Steph Bennett, University of Leeds
Since the COVID-19 crisis began, clothing has become increasingly significant in our daily lives. From shortages of personal protective equipment (PPE) to wearing face masks, our clothing choices have been paramount to our health. Like today, people in the early modern period wore certain clothing and materials to try and keep themselves safe from infection and illness. In many ways, our beliefs and understandings remain very similar.
Certain materials were believed to be safer to wear than others. Wearing linen was considered particularly useful because it was believed to keep the skin clean by removing sweat and filth. This was important as the skin was believed to be porous and vulnerable to contagion from the air. By wearing linen underclothes and changing them regularly, many early modern people believed they were protecting themselves from this risk.
However, other materials were perceived to be very dangerous. It was believed that disease could be trapped within certain materials and remain there to infect whoever wore the garment next. Contagion could penetrate clothes as easily as it could bodies. Because clothes have greater contact with the skin, there was a greater likelihood of infection entering the pores. Writing in 1572, polymath Andrew Boorde noted that ‘infection will lye and hange long in cloathes’ (p. 52). It was believed that even wearing a dead person’s clothes could spread illness because they contained miasmatic vapours from the corpse.
In 2021, we still use certain materials for specific items of clothing. PPE is made of plastic, most often polypropylene. This makes it easy to wipe down and cleanse surfaces after being in contact with illness. In the seventeenth century, some materials were also chosen for specific textures. Materials with a fine and tight weave like linen and cotton were preferred for underclothes, worn most closely to the skin. Bedding too was believed to absorb dirt from the body during the night and popular health manuals advised regularly changing of sheets to prevent disease.
Recent research by Susan North noted that there was an aversion to materials and textiles which were porous, padded, or plush in the early modern period. This helps us understand the links between illness and clothing in the early modern period a little better. Wearing particularly soft or porous clothing was avoided because it shared too many characteristics with the skin itself. In 1720, Richard Mead noted that materials like cotton, wool and fur were particularly dangerous and had to be aired for forty days before anyone could wear them to prevent infection (p. 25). Similarly, dispensary physician, John Coakley Lettsom highlighted that ‘woollen and all porous bodies, seem adapted to absorb and retain infection, or putrid effluvia’ (p. 51). Wearing such porous material against the already porous skin would only result in disease.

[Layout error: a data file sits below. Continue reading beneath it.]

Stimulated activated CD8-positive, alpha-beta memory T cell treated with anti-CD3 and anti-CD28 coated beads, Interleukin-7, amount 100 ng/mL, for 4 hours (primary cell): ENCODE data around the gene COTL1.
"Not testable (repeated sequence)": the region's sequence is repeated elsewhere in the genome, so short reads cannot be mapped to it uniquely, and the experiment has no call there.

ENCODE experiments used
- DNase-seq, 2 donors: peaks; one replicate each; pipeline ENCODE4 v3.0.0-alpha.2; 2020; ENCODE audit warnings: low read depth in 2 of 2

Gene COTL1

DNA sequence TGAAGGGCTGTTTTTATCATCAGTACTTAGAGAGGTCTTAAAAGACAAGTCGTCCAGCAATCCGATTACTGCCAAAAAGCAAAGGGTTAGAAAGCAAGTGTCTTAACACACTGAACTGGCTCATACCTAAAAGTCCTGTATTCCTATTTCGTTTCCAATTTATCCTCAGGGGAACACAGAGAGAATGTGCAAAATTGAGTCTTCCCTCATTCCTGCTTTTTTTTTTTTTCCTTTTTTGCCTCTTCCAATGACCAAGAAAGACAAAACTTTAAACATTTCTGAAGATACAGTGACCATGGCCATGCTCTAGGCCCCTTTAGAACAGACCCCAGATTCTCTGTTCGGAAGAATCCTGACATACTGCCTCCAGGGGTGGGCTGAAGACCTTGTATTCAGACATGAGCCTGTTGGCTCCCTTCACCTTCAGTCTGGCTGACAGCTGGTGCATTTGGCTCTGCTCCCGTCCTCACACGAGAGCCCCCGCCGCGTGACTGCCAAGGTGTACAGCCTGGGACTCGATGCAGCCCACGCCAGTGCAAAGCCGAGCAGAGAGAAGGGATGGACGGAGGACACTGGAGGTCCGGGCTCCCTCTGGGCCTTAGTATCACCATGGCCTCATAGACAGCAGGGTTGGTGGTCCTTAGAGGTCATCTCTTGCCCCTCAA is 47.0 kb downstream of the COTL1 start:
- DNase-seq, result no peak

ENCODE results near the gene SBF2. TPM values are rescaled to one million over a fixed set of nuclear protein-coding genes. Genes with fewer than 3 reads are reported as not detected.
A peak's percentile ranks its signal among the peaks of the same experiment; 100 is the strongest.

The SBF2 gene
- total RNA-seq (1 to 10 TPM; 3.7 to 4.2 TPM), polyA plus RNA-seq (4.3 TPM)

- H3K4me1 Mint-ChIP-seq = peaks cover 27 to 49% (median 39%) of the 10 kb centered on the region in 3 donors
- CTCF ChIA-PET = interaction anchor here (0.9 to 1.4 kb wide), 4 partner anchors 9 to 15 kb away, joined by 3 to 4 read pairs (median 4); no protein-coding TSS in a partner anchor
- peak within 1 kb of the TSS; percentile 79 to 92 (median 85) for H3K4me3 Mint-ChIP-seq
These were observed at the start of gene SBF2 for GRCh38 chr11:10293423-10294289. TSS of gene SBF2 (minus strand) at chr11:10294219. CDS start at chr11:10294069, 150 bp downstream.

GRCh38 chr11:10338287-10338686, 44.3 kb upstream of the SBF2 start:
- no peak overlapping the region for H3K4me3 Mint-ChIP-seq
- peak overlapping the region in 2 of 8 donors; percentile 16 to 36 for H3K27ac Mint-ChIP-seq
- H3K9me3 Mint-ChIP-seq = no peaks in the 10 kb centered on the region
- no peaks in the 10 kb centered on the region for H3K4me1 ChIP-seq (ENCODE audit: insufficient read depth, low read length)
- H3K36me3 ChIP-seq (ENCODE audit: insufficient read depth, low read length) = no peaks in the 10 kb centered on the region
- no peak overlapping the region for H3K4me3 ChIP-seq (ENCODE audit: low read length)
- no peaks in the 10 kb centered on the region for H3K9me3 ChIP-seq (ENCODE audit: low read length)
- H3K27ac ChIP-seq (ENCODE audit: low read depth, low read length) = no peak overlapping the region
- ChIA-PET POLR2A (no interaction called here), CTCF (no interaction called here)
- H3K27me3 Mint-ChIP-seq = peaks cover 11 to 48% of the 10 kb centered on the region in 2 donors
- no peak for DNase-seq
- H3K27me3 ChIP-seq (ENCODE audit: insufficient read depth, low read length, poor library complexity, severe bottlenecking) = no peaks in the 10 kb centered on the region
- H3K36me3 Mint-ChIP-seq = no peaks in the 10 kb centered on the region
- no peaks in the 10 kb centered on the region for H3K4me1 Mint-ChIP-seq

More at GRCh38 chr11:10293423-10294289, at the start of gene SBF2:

In 1636, regulations against materials being aired in the streets were published so that miasmatic air couldn’t infect materials. The multitude of stenches emanating from a range of professions like butchers, tanners and candlemakers were considered too poisonous and could seep into clothing. In 1603 James Balmford wrote that ‘It hath béene proued that clothes of infected persons layed vp and not well ayred, being opened though a yéere or more after, haue instantly renewed y Plague’ (p. 14). In Balmford’s text, the air contaminated clothing and textiles become a vehicle for disease. The body was constantly surrounded by potential infection. Clothing had to be protected just as rigorously as bodies themselves.
Studying interactions between the skin and clothing today helps understand the past a little better. Our perceptions of our bodies and the clothes we wear are often shaped by illness and disease. It’s very clear today that without wearing masks and having the right protective equipment and clothing, the COVID-19 crisis could have been even worse. The skin is an essential path through which to navigate understandings of disease and illness. Further research into how the skin and different types of materials interacted can reveal new understandings of the experience of disease and how it shaped people’s lives. There is no better time to re-evaluate how we perceive our bodies than in times of a health crisis.
About the author: Steph Bennett will soon be graduating from her master’s degree at the University of Leeds. Her research explores aspects of skin and disease between 1550 and 1750.